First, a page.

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I have been reading a great deal lately on the topic of ethnopharmacology and have developed a strong fascination for a few plants (more so for the components thereof). A most intriguing one is Sophora flavescens, which contains an alkaloid by the name of matrine (and also oxymatrine and a bunch of others). Matrine is found to have antinociceptive activities in mice, which is in line with the traditional use of the plant in China as a pain-reliever (I think - I love the herbology of TCM but their explanations and traditions are too un-scientific for me to want to spend the time getting to understand them). I am curious if anybody has any experience with Sophora or, unlikely I know but still I must ask, matrine; or if anybody has any other insights into this plant, and others like it, which I may have overlooked. For instance, it seems to be effective as an analgesic agent in mice, but I can find no evidence that it has ever been studied in humans for this activity. We are constantly bombarded with news of the "opioid epidemic" ravaging North America and the need for less addictive drugs, but it seems to me that the many viable alternatives - "viable" at least so far as testing on mice is concerned, along with its tradition of use - have been paid little to no attention.
What did the find? Apparently a bunch of different things including (but not limited to): Arsenic, cadmium, lead, dexamethasone, ephedrine, cyproheptadine, paracetamol and snow leopard DNA. Good, but less science-y article here: https://theconversation.com/whats-in-your-herbal-medicines-52144 Science-y (methods and everything) article here: http://www.nature.com/articles/srep17475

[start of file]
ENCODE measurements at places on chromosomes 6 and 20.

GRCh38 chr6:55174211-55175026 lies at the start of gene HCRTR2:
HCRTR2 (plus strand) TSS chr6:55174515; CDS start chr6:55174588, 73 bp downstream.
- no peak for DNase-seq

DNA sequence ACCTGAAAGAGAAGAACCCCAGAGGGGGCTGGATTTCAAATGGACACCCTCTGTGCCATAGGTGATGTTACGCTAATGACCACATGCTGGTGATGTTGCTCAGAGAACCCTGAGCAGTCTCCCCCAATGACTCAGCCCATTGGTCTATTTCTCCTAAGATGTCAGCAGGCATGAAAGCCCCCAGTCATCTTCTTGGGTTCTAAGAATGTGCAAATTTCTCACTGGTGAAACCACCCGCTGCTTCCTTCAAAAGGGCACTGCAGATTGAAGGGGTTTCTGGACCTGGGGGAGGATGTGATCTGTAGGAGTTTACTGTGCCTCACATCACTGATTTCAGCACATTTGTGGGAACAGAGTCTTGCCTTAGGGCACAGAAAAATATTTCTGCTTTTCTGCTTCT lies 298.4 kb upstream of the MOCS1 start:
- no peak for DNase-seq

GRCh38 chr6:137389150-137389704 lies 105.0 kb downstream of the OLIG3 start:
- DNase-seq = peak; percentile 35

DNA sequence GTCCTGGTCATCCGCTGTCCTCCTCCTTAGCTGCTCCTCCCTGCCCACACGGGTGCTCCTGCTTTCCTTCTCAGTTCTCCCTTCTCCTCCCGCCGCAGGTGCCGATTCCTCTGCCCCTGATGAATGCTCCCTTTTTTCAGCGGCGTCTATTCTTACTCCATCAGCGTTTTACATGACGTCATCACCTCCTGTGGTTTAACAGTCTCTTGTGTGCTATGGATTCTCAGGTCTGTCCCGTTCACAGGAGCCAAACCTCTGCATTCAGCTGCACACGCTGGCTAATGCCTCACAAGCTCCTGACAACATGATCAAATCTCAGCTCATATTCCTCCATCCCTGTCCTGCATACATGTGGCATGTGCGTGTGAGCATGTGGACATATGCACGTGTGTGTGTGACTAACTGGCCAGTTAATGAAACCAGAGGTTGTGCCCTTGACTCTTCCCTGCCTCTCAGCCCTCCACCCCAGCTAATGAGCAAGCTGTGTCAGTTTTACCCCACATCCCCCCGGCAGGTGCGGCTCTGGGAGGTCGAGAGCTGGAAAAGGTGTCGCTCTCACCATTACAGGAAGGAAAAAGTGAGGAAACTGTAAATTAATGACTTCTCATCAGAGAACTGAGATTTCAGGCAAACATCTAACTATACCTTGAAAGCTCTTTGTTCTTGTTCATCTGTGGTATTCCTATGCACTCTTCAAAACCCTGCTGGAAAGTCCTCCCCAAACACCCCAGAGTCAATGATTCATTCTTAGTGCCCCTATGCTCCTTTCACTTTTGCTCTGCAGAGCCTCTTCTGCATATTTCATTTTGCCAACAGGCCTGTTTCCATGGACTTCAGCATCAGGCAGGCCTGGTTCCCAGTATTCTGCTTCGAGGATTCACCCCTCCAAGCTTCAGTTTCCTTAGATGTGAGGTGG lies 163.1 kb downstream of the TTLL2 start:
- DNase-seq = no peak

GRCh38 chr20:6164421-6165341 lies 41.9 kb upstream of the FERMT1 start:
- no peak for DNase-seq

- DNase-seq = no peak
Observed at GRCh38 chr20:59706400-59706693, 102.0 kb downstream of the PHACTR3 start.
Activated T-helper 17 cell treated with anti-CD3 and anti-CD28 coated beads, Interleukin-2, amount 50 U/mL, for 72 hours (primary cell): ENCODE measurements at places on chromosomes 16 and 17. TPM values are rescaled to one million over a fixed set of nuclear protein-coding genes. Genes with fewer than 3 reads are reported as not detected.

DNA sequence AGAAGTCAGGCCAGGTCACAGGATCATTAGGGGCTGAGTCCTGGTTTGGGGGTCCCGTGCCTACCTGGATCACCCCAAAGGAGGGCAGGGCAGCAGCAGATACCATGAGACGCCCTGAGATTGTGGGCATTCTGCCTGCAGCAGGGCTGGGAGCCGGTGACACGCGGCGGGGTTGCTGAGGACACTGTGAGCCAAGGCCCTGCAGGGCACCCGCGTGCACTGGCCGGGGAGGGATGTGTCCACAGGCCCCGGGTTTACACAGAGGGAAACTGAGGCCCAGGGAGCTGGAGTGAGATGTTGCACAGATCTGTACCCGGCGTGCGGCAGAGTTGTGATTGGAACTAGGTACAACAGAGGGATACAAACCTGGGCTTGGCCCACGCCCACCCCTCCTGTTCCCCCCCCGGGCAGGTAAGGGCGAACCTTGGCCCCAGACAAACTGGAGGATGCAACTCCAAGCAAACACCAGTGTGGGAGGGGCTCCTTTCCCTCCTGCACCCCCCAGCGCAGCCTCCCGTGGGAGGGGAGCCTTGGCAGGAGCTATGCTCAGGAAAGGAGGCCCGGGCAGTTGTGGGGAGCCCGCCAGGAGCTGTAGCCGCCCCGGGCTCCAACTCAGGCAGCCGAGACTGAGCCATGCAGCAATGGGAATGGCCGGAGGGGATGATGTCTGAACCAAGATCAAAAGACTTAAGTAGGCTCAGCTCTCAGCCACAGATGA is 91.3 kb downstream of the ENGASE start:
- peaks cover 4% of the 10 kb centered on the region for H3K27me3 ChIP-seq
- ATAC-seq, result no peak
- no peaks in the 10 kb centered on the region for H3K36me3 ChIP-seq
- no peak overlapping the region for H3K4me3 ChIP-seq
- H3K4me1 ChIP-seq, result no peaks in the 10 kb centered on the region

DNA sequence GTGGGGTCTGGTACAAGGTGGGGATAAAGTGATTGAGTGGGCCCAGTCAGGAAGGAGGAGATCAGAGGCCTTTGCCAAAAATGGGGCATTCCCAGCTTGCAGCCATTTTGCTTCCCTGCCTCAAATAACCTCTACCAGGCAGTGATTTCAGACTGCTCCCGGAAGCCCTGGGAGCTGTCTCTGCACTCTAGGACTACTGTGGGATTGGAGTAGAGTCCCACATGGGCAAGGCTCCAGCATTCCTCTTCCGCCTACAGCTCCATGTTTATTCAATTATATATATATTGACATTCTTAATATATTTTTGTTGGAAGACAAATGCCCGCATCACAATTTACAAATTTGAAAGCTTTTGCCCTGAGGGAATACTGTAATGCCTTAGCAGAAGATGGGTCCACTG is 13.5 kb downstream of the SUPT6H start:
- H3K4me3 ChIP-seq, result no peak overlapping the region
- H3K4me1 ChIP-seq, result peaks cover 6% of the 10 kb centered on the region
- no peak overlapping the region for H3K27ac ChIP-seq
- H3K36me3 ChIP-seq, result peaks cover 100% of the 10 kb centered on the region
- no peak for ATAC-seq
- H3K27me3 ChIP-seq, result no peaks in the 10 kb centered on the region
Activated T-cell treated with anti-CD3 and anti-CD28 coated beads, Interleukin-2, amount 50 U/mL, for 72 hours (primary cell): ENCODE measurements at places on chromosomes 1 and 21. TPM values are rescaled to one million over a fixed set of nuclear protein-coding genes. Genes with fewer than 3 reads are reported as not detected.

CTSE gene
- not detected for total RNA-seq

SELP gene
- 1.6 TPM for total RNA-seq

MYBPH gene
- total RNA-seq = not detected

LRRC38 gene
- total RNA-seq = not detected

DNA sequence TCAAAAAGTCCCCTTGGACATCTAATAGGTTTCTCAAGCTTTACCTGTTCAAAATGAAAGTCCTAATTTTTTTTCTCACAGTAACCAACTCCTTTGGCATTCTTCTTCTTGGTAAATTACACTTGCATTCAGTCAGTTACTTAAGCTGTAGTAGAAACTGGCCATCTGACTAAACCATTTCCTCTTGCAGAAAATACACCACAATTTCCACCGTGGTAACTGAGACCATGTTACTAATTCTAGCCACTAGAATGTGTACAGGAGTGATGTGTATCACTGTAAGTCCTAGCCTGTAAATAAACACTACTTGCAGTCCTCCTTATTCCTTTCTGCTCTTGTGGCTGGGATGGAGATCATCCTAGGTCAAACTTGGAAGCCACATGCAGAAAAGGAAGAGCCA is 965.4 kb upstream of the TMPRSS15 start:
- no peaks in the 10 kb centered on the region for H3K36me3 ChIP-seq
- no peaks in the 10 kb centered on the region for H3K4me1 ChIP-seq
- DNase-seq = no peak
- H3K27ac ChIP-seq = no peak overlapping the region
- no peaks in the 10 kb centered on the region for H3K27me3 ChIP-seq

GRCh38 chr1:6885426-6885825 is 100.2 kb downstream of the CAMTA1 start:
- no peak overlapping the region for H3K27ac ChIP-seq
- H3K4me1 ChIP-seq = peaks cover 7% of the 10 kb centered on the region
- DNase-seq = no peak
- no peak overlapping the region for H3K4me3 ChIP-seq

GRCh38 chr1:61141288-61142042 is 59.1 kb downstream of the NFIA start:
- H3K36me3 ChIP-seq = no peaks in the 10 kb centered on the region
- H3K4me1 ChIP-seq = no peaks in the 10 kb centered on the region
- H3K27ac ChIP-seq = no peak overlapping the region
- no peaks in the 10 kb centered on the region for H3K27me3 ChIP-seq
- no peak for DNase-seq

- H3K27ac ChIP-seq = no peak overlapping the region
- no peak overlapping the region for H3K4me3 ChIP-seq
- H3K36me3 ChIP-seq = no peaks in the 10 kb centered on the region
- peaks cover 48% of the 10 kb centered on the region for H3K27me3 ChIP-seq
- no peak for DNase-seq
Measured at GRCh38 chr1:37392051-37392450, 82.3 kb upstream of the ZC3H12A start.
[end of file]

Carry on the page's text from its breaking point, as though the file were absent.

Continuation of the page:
Leaves posted a topic in EthnobotanyHello there, I would like to let others know that when I take 10g Corydalis yanhusuo whole rhizome ground to a powder with 2 grams of Rhodiola rosea I get a very nice relaxed energy which I find very useful for working long hours. I have found a similar effect when combining Corydalis with St. Johns wort. Has anyone else had this experience or can anyone else confirm this effect? The only other supplement I have taken while taking this was Piracetam/choline, Ginkgo, wild Ganoderma applanatum & wild Fomitopsis pinicola, how this influences the effects I don't know. If I take this mixture anytime after midday I cannot sleep but don't feel worn out, just alert and awake. The fungi don't influence the effects as far as I can tell. Ginkgo adds a clear calm energy of it's own that I can always feel when I just have it by itself (5-10grams dried) So I think anyone wanting relief from sore muscles plus anti-anxiety effects would enjoy Corydalis/Rhodiola together. edit: I just noticed another post asking about the best way to consume corydalis root slices, I just powder it in the coffee grinder get a heaped tea spoon full put it on your tongue and press the powder against the roof of your mouth to control it and then just wash down with water or something sweet if you can't stand the taste. Holding your nose and breathing through your mouth for 30 seconds will disable your taste buds till you let go of your nose.